¶ 6 The foregoing penalties for willful violations of FACTA are the result of a 2008 amendment that modified the definition of willful noncompliance. See Credit and Debit Card Receipt Clarification Act of 2007 (Clarification Act) (15 U.S.C. § 1681n(d) (2012)). The legislation was enacted in response to a waterfall of lawsuits alleging a willful violation of FACTA under circumstances where a cardholder's account number was properly truncated, but the expiration date was displayed on the printed receipt. See Clarification Act, Pub. L. No. 110-241, § 2, 122 Stat. 1565. Under section 1681n(d) of Title 15, any person who printed an expiration date on any receipt provided to a cardholder at a point of sale or transaction between December 4, 2004, and June 3, 2008, but otherwise complied with section 1681c(g), would not be held in willful noncompliance by reason of printing the expiration date on the receipt. 15 U.S.C. § 1681n(d).

         ¶ 7 B. The Federal Court Action

         ¶ 8 On December 7, 2015, Lee used his American Express credit card to make a purchase at one of defendant's retail stores located on Lexington Avenue in New York, New York. The purchase amount was $19.60. Upon completion of the purchase, Lee received a computer-generated sales receipt. The receipt contained the first six and last four digits of Lee's 16-digit credit card account number.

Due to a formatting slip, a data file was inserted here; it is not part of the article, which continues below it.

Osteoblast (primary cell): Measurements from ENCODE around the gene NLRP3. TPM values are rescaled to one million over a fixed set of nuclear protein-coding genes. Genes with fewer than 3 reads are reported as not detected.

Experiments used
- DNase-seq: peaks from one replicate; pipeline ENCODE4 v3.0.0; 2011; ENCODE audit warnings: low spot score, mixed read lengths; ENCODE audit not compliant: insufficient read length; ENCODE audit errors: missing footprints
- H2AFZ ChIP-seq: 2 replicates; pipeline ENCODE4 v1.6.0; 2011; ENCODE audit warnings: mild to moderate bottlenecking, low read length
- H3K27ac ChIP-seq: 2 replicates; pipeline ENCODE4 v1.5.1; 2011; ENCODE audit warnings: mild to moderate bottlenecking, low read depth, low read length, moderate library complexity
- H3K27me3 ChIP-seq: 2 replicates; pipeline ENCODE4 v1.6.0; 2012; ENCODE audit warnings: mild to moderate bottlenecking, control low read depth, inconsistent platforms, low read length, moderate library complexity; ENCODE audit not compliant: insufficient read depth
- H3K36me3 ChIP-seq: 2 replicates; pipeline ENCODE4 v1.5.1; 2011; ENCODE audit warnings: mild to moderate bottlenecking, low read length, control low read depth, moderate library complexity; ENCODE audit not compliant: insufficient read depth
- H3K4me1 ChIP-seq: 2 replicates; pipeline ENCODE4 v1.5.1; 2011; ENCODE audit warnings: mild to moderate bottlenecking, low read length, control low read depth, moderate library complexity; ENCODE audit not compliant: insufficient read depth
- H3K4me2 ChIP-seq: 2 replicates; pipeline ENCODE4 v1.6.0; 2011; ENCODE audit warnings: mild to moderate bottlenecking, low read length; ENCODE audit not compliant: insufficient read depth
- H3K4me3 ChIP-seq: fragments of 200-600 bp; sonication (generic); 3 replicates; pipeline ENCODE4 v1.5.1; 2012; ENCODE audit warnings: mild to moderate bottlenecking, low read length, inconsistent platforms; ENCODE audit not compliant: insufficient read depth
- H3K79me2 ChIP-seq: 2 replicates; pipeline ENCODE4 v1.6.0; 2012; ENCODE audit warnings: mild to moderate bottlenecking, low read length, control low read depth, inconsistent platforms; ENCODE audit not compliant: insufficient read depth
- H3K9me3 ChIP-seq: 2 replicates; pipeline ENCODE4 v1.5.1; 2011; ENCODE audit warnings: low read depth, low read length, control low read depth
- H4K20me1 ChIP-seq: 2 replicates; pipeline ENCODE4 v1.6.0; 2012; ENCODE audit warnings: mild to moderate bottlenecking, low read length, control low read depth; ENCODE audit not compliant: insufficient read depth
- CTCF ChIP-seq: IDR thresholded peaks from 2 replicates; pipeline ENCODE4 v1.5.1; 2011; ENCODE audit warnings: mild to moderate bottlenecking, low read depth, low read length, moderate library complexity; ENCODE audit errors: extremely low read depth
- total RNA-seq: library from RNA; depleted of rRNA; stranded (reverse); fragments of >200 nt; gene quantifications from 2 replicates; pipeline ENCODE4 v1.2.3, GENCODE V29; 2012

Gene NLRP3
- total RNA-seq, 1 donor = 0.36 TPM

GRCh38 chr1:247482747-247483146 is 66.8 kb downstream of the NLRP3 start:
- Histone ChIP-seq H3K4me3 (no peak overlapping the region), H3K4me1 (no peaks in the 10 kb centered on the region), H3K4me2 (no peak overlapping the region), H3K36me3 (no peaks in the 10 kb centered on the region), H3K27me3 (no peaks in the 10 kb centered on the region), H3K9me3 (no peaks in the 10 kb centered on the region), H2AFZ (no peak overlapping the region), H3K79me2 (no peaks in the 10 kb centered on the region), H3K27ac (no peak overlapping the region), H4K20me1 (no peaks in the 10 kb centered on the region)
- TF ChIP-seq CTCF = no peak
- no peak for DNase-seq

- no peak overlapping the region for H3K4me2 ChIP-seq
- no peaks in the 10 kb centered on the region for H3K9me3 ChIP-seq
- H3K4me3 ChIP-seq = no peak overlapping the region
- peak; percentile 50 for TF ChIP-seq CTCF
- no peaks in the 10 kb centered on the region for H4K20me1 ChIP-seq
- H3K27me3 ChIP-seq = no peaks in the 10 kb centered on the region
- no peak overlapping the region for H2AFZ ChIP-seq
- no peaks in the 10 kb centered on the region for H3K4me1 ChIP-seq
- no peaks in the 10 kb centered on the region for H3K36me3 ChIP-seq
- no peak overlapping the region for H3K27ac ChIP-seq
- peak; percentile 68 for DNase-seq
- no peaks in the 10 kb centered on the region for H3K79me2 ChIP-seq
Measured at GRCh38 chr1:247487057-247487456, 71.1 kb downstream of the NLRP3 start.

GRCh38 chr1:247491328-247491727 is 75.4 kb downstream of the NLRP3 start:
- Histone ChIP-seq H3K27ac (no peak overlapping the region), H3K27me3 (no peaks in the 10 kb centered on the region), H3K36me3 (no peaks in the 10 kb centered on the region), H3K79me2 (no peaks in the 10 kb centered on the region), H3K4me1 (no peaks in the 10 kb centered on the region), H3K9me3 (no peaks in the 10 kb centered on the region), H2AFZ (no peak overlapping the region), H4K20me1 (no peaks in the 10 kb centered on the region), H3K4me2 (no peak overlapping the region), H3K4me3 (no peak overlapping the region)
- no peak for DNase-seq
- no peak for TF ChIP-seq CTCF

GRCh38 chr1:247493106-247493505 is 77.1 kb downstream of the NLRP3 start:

¶ 9 On February 12, 2016, Lee filed a putative class action complaint in the United States District Court for the Southern District of New York (Federal Court Action) and alleged that The Body Shop failed to truncate credit card and debit card account numbers on electronically printed receipts in willful violation of FACTA. Lee v. Buth-Na-Bodhaige, Inc., No. 1:16-cv-01104-LTS, 2017 WL 2693795 (S.D.N.Y. Jan. 24, 2017) (verdict and settlement summary).